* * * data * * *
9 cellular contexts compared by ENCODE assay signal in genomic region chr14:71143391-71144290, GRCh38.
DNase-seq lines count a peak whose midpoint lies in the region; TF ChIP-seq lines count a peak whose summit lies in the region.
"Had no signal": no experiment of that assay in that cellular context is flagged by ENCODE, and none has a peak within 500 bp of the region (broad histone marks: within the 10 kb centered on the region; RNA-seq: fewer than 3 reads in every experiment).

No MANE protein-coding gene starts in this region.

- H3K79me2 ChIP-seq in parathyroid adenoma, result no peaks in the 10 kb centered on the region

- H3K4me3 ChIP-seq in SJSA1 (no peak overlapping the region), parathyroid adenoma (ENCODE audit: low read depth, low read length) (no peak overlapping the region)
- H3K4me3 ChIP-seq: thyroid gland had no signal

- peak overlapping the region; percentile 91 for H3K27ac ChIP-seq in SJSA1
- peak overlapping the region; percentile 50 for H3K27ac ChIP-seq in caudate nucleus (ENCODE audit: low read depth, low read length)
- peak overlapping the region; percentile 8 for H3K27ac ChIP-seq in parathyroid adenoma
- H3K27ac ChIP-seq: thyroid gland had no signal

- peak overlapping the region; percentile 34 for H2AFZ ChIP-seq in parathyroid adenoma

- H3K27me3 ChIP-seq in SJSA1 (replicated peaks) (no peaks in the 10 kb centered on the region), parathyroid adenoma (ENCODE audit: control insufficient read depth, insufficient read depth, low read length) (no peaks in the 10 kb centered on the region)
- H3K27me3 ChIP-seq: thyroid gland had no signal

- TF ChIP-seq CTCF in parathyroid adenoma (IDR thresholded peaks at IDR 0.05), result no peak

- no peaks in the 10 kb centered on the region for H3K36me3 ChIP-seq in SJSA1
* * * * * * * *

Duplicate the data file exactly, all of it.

9 cellular contexts compared by ENCODE assay signal in genomic region chr14:71143391-71144290, GRCh38.
DNase-seq lines count a peak whose midpoint lies in the region; TF ChIP-seq lines count a peak whose summit lies in the region.
"Had no signal": no experiment of that assay in that cellular context is flagged by ENCODE, and none has a peak within 500 bp of the region (broad histone marks: within the 10 kb centered on the region; RNA-seq: fewer than 3 reads in every experiment).

No MANE protein-coding gene starts in this region.

- H3K79me2 ChIP-seq in parathyroid adenoma, result no peaks in the 10 kb centered on the region

- H3K4me3 ChIP-seq in SJSA1 (no peak overlapping the region), parathyroid adenoma (ENCODE audit: low read depth, low read length) (no peak overlapping the region)
- H3K4me3 ChIP-seq: thyroid gland had no signal

- peak overlapping the region; percentile 91 for H3K27ac ChIP-seq in SJSA1
- peak overlapping the region; percentile 50 for H3K27ac ChIP-seq in caudate nucleus (ENCODE audit: low read depth, low read length)
- peak overlapping the region; percentile 8 for H3K27ac ChIP-seq in parathyroid adenoma
- H3K27ac ChIP-seq: thyroid gland had no signal

- peak overlapping the region; percentile 34 for H2AFZ ChIP-seq in parathyroid adenoma

- H3K27me3 ChIP-seq in SJSA1 (replicated peaks) (no peaks in the 10 kb centered on the region), parathyroid adenoma (ENCODE audit: control insufficient read depth, insufficient read depth, low read length) (no peaks in the 10 kb centered on the region)
- H3K27me3 ChIP-seq: thyroid gland had no signal

- TF ChIP-seq CTCF in parathyroid adenoma (IDR thresholded peaks at IDR 0.05), result no peak

- no peaks in the 10 kb centered on the region for H3K36me3 ChIP-seq in SJSA1